No one was more disappointed about the way last season ended in Miami than Jermaine O’Neal . He had just begun to find his legs in the playoffs, playing significant minutes and becoming a force after injuries to his left knee and left wrist caused him to miss 58 regular season games.
But now he’s healthy and ready to go. He says he hasn’t felt this good since finishing the 2009-10 season in Miami, when he played and started 70 games.
“I felt strong, I felt knowledgable about the system,” O’Neal said. “Now I feel comfortable with the guys and the guys felt comfortable with me. I think the coaching staff feel comfortable with me. Last year, no one knew what to expect since I wasn’t out there.”
Doc Rivers  called him the “MVP of training camp” and believes the C’s will be getting the real O’Neal this season. O’Neal doesn’t want to disappoint.
“I think all of us want to do the job Doc expects us to do,” O’Neal said Friday. “I feel like we have enough size, enough mobility to play the style of game we want to play.”
O’Neal, if healthy, could be a huge difference-maker this season for the Celtics . He has average 14 points and just over seven rebounds a game and is considered one of the best defensive centers in the league when healthy.
“You talk about our size, there’s not many teams that have legitimately three or four seven-footers,” O’Neal said. “We have 6-10, 6-11, three or four of those guys who can really do a lot of different things. I think a lot of guys are just mentally focused on doing their jobs. If we do our jobs, we’ll be fine.”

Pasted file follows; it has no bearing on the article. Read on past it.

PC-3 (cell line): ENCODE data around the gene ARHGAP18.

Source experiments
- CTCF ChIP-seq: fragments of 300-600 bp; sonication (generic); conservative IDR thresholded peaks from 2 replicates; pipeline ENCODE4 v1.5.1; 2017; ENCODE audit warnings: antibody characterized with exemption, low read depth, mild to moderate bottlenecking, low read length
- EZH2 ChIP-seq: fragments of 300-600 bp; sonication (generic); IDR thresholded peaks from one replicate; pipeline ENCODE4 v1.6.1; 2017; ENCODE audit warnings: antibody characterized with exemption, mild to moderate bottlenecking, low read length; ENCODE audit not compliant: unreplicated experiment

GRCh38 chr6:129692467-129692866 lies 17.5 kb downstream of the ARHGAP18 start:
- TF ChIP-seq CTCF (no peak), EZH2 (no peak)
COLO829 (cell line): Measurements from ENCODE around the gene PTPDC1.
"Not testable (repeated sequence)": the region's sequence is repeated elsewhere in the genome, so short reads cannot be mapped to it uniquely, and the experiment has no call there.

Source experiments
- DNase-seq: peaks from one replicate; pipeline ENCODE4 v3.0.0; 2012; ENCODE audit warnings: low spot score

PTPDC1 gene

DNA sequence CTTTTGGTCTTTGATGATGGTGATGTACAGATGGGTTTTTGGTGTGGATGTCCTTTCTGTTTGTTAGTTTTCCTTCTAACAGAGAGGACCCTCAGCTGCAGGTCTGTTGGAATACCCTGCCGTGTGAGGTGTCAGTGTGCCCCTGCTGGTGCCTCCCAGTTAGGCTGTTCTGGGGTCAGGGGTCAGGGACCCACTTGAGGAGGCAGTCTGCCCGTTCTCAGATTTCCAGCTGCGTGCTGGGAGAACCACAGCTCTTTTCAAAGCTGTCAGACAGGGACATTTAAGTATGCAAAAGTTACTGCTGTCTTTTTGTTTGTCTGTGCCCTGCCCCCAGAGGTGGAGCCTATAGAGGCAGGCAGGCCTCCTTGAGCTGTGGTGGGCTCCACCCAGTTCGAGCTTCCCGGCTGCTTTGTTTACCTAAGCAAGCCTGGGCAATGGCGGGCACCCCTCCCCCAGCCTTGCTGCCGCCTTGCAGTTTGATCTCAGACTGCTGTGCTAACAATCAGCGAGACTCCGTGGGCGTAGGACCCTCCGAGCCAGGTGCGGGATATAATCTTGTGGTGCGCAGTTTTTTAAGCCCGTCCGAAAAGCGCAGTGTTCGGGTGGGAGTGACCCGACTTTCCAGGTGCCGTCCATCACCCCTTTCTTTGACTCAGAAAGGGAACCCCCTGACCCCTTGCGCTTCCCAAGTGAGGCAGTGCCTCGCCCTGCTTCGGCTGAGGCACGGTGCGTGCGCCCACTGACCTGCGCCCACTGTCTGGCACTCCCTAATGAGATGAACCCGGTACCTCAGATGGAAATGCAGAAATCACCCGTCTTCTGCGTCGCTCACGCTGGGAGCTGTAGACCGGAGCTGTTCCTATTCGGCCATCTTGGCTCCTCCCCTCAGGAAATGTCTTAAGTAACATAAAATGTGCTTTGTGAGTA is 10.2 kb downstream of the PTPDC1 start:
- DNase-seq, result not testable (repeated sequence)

O’Neal could never get on track last season, battling injuries and splitting practice time with Shaquille O’Neal  and Glen Davis  as the Celtics desperately searched for an answer in the low post.
“Last year, I was kind of behind the gun,” O’Neal said. “I ended up getting hurt in the second or third day of training camp. I ended up missing some of the schemes they were putting me in and I never really caught up. I had to deal with trying to catch up and trying to physically get healthy. That’s tough, whereas now I feel healthy, I feel strong, I feel like I know what I’m doing, which is key. In any professional sports, if you don’t know the system, you’re in trouble.
“I’m not in any different position than anybody else. There are two aspects to this game. There’s physical, there’s mental. The mental is most important. With physical, you can get ice and get treatment. I think that’s where we’re going to have an advantage because we have some older guys who win games and know how to take care of their bodies. And that’s what this year is all about.”
O’Neal left the preseason game early on Wednesday to get a massage, just one of the ways he’s trying to make sure he’ll be full strength come Sunday.
“You guys are talking a lot about our age and stuff like that but we feel like we have enough depth to get through the challenge,” he said. “It’s going to be a challenge though. We’re not going to sit here and fabricate it. We understand we have to be prepared to go through some bumps and bruises and I think we are.”